(/sites/default/files/uploads/2012/08/vice-president-joe-biden.gif)“If you were truly smart, you’d know that you are dumb,” explains the family patriarch to his ranch-hand son played by Will Ferrell in Casa de Mi Padre. If only Joe Biden’s dad had engineered such a head-to-head talk, America might not have to worry about a denizen of the left side of the bell curve serving as right-hand man to the president.
“I think I have a much higher IQ than you do,” Biden taunted a voter on the presidential campaign trail in 1987. Smart people don’t say things so stupid. Vain people, the kind who get hair plugs and fabricate academic honors, do. Like an honors student making it up as he goes along on an essay question, politicians can bluster and BS their way to brilliance.
Last week, after informing a Virginia audience that “with you we can win North Carolina again,” the vice president told a predominantly black audience that the Republicans plan to “put y’all back in chains.” The former served as 2012’s “Hello, Cleveland” Spinal Tap moment; the latter; its Ross Perot “You people” gaffe. By reaffirming Joe Biden’s place on the ticket, Barack Obama has doubled down on dumb.
Barack Obama’s first presidential decision foreshadowed subsequent presidential decisions. Selecting Biden, who ventured into politics directly from law school, demonstrated a lack of self-awareness from a presidential candidate whose paucity of real world experience rivals his runningmate’s. Biden claimed during his run for the 1988 presidential nomination, “I participated in sit-ins to desegregate restaurants and movie houses.” But he didn’t. Professors caught him plagiarizing in law school in the 1960s and the public caught him plagiarizing in politics in the 1980s. British Labour Party leader Neil Kinnock, former vice president Hubert Humphrey, slain New York Senator Robert Kennedy, and even an obscure legal scholar weren’t safe from his verbal larcenies.
“If I had intended to cheat,” he pleaded with the Syracuse law professors considering his expulsion, “would I have been so stupid?” The question may not be as self-serving as it initially appeared. Joe Biden makes Dan Quayle look like Albert Einstein.
America has become accustomed to the teetotaling vice president’s ongoing imitation of a wet-brained blowhard. “Stand up, Chuck, let ‘em see ya,” Biden implored a paralyzed politician at a 2008 rally. That same year, Biden told an Ohio audience that the top issue facing most voters was “a three-letter word: jobs. J-O-B-S, jobs.” He told Katie Couric, “When the stock market crashed, Franklin D. Roosevelt got on the television and didn’t just talk about the, you know, the princes of greed. He said, ‘Look, here’s what happened.” FDR wasn’t, you know, president when the stock market crashed, and television signals would not be picked up in American homes for years.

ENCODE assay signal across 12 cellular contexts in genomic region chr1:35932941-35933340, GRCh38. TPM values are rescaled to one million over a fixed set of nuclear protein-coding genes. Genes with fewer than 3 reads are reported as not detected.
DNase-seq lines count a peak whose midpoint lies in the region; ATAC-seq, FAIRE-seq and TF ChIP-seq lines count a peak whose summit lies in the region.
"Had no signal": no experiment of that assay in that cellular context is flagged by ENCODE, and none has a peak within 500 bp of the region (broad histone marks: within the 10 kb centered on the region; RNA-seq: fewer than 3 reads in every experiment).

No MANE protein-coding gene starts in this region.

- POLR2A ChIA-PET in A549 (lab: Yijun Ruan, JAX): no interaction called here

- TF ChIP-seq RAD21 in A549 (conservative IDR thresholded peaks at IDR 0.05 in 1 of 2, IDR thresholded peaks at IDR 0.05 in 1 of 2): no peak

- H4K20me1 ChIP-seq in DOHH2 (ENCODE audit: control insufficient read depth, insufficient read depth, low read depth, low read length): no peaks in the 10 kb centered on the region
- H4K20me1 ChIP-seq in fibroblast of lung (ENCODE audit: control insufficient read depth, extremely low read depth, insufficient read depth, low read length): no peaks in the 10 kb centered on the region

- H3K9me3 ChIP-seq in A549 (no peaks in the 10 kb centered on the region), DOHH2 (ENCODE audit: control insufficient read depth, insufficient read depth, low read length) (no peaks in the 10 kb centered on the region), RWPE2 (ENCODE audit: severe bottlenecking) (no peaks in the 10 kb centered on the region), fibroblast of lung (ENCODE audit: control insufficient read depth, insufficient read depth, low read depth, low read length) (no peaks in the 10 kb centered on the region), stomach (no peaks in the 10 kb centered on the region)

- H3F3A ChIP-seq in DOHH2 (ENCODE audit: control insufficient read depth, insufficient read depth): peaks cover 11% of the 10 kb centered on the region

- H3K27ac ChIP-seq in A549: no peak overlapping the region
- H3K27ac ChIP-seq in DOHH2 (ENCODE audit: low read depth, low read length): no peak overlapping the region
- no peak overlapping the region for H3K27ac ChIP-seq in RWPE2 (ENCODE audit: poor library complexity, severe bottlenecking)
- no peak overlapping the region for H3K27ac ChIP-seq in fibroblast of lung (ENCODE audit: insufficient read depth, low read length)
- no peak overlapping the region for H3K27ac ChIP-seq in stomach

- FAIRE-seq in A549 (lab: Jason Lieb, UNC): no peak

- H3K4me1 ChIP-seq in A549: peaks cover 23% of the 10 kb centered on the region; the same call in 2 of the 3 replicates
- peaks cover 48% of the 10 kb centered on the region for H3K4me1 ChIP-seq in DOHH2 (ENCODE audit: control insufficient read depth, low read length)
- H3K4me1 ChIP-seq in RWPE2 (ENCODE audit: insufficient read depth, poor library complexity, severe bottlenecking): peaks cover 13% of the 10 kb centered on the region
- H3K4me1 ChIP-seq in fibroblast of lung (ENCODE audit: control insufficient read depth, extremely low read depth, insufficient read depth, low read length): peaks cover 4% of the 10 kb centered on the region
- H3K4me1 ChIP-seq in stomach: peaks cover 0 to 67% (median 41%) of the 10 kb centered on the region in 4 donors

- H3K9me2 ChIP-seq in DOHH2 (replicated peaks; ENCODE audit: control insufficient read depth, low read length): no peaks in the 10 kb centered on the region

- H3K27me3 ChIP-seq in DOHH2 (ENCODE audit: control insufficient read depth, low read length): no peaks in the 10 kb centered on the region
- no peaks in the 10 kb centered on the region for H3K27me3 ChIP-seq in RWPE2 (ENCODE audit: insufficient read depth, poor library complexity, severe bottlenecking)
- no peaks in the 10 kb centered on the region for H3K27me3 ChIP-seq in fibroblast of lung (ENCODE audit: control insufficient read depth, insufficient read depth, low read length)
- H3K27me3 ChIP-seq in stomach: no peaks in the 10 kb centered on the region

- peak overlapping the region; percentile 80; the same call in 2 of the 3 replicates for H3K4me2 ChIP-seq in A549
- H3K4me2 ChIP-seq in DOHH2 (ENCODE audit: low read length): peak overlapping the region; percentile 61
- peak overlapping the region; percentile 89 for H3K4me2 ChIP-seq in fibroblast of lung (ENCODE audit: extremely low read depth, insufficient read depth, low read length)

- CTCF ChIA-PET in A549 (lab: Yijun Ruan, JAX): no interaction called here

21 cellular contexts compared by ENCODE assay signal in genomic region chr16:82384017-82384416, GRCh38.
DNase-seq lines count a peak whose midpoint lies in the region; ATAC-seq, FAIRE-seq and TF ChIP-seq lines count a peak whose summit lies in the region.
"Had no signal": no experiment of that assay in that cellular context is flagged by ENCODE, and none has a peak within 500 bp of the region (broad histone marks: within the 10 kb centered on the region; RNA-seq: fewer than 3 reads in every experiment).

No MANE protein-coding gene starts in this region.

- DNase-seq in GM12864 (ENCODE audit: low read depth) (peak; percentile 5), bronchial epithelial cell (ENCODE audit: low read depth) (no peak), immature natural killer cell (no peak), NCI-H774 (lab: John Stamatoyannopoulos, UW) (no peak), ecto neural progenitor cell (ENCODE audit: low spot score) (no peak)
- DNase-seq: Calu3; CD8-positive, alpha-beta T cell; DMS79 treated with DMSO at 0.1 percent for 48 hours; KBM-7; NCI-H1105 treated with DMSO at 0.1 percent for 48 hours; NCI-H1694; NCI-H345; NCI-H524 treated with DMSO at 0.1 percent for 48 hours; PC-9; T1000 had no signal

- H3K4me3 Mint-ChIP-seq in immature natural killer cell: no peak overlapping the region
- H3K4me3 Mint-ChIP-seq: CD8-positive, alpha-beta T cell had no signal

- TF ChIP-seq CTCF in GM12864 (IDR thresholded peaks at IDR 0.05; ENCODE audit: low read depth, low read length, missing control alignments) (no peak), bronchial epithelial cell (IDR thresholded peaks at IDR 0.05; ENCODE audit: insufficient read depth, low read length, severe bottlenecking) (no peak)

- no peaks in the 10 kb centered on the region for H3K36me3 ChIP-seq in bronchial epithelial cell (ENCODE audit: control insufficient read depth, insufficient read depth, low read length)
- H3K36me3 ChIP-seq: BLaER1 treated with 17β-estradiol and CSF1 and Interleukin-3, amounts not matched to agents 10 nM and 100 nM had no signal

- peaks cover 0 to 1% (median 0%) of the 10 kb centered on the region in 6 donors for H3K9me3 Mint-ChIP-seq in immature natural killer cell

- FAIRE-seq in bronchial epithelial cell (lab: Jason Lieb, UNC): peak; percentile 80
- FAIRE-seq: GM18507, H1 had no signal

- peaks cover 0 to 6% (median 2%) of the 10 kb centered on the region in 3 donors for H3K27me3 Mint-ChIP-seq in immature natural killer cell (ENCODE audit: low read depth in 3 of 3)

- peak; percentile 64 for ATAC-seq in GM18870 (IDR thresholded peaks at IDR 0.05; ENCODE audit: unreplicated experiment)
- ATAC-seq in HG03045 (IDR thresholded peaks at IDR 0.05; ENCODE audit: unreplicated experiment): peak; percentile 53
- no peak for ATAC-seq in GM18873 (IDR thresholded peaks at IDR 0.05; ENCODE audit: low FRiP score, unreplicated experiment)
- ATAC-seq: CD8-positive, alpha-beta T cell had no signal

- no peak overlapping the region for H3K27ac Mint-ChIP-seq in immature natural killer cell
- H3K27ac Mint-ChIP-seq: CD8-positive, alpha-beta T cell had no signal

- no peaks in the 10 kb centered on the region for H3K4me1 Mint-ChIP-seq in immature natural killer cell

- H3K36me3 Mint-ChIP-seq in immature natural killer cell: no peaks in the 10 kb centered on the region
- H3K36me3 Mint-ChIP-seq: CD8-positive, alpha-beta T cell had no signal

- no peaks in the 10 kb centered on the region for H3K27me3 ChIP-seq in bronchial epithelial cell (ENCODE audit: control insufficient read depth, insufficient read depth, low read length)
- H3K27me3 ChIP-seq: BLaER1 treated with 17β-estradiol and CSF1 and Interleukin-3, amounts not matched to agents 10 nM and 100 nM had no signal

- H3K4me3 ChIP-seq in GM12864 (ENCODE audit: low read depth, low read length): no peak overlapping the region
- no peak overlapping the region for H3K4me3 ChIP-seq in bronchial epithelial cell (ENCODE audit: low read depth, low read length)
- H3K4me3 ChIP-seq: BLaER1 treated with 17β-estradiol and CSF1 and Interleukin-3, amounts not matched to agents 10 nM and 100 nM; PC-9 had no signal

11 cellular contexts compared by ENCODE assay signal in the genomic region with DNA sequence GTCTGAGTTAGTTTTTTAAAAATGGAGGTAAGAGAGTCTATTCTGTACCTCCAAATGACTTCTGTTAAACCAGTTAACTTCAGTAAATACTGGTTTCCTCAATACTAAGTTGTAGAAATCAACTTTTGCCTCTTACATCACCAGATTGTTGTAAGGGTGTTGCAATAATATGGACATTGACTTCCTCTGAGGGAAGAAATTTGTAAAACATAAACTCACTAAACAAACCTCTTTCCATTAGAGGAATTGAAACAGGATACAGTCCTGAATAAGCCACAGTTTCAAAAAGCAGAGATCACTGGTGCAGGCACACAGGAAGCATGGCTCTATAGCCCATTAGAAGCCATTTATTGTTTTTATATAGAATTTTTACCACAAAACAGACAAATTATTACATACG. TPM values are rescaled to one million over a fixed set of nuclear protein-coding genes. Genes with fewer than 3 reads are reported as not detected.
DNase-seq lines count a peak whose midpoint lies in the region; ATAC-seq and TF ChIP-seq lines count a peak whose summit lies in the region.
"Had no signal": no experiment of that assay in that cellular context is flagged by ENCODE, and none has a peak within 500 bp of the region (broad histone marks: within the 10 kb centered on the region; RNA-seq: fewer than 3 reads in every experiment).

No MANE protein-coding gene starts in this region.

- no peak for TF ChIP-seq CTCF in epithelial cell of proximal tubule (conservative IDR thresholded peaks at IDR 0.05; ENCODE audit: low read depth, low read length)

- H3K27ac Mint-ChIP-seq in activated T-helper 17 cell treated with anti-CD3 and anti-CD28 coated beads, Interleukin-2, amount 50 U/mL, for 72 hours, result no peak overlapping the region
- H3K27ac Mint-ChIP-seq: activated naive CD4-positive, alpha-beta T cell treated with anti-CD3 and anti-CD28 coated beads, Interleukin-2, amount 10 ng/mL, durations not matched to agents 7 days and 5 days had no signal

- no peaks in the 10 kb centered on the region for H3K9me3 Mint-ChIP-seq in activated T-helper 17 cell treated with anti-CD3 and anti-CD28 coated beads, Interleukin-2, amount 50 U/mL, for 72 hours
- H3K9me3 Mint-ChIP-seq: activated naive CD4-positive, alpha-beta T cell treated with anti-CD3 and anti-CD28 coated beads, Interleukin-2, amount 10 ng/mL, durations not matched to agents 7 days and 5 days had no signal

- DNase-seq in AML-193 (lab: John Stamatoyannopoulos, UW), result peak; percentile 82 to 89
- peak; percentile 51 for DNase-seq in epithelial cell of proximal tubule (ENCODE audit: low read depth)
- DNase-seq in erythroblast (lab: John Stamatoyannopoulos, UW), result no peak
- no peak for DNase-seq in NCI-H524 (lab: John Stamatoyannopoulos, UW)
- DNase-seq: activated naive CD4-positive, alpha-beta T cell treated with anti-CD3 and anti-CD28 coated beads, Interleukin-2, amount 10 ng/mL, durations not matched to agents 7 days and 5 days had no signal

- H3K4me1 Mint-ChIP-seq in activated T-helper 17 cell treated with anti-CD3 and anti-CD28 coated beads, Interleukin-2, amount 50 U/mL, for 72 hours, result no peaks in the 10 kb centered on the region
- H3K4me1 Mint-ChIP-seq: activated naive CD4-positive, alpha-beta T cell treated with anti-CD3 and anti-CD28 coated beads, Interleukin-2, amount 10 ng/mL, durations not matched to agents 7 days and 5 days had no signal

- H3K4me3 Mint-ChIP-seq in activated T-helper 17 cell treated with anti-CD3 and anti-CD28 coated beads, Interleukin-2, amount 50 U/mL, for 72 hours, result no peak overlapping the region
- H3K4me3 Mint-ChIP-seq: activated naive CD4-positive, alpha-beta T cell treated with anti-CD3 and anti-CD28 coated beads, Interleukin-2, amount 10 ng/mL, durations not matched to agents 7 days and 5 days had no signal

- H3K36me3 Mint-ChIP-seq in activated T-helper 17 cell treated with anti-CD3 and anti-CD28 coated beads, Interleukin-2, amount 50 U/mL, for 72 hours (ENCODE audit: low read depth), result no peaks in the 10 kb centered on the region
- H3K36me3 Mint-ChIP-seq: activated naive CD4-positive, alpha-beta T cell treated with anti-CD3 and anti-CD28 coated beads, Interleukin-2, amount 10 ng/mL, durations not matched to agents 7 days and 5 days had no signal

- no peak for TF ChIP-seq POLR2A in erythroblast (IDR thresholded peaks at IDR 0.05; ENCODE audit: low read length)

If Joe Biden had an “R” next to his name, pundits would be calling him “stupid,” an “idiot,” and a “retard.” We know this because that’s what they continue to call the last Republican vice presidential nominee for gaffes far less egregious than Biden’s.
“Sarah Palin is a f—ing retard,” Comedy Central host Stephen Colbert opined. “I’d like to see her on just a couple of episodes of Celeberity Jeopardy!,” Chris Matthews quipped on Hardball, “to just see if she knows anything.” Palin perhaps experienced schadenfreude when the TV talker placed last on Celebrity Jeopardy! earlier this year. Last month, CNN played P!nk’s “Stupid Girls” to introduce a segment on John McCain’s runningmate. Even something that a Palin impersonator said—“I can see Russia from my house”—gets carted out periodically to prove how doltish the former Alaska governor truly is.
The magic “D” next to the vice president’s name adds twenty points to his IQ. The best way to appear smart to journalists, academics, and entertainers is to tell them what they want to hear. Joe Biden is more effective at doing this than is Sarah Palin, so he isn’t considered a vacant-eyed dummy. Politicians who reflect the intelligentsia’s politics get the favor returned when the intelligentsia projects its intelligence upon the politician.
The stupidest thing about smart people is their unintelligent overemphasis on intelligence. The Marine Corps 14 Leadership Traits—Justice, Judgment, Dependability, Initiative, Decisiveness, Tact, Integrity, Enthusiasm, Bearing, Unselfishness, Courage, Knowledge, Loyalty, and Endurance—omits intelligence because, duh, it isn’t one of the fourteen most important leadership traits. Brain matter matters but it’s not the only quality that matters.
In the vice president’s defense, it may be that rather than intelligence, he more accurately lacks judgment, tact, integrity, and bearing. The people who possess intelligence often misgauge it as a catch-all category encompassing traits related and unrelated.
Biden is certainly bright enough for the vice presidency, just not for the presidency. In other words, he’s fit for neither office, a concept that Biden may have a tough time wrapping his brain around.
There are worse things than stupid. Joe Biden isn’t corrupt like Spiro Agnew or a mush-headed fellow traveler like Henry Wallace. He’s just imprudent, unwise, dishonest, and thickheaded. But don’t mention that last part to liberals, who take acceptance of their ideology as the clearest indicator of genius. Being a Democrat means never having to say you’re stupid.
Leave a Reply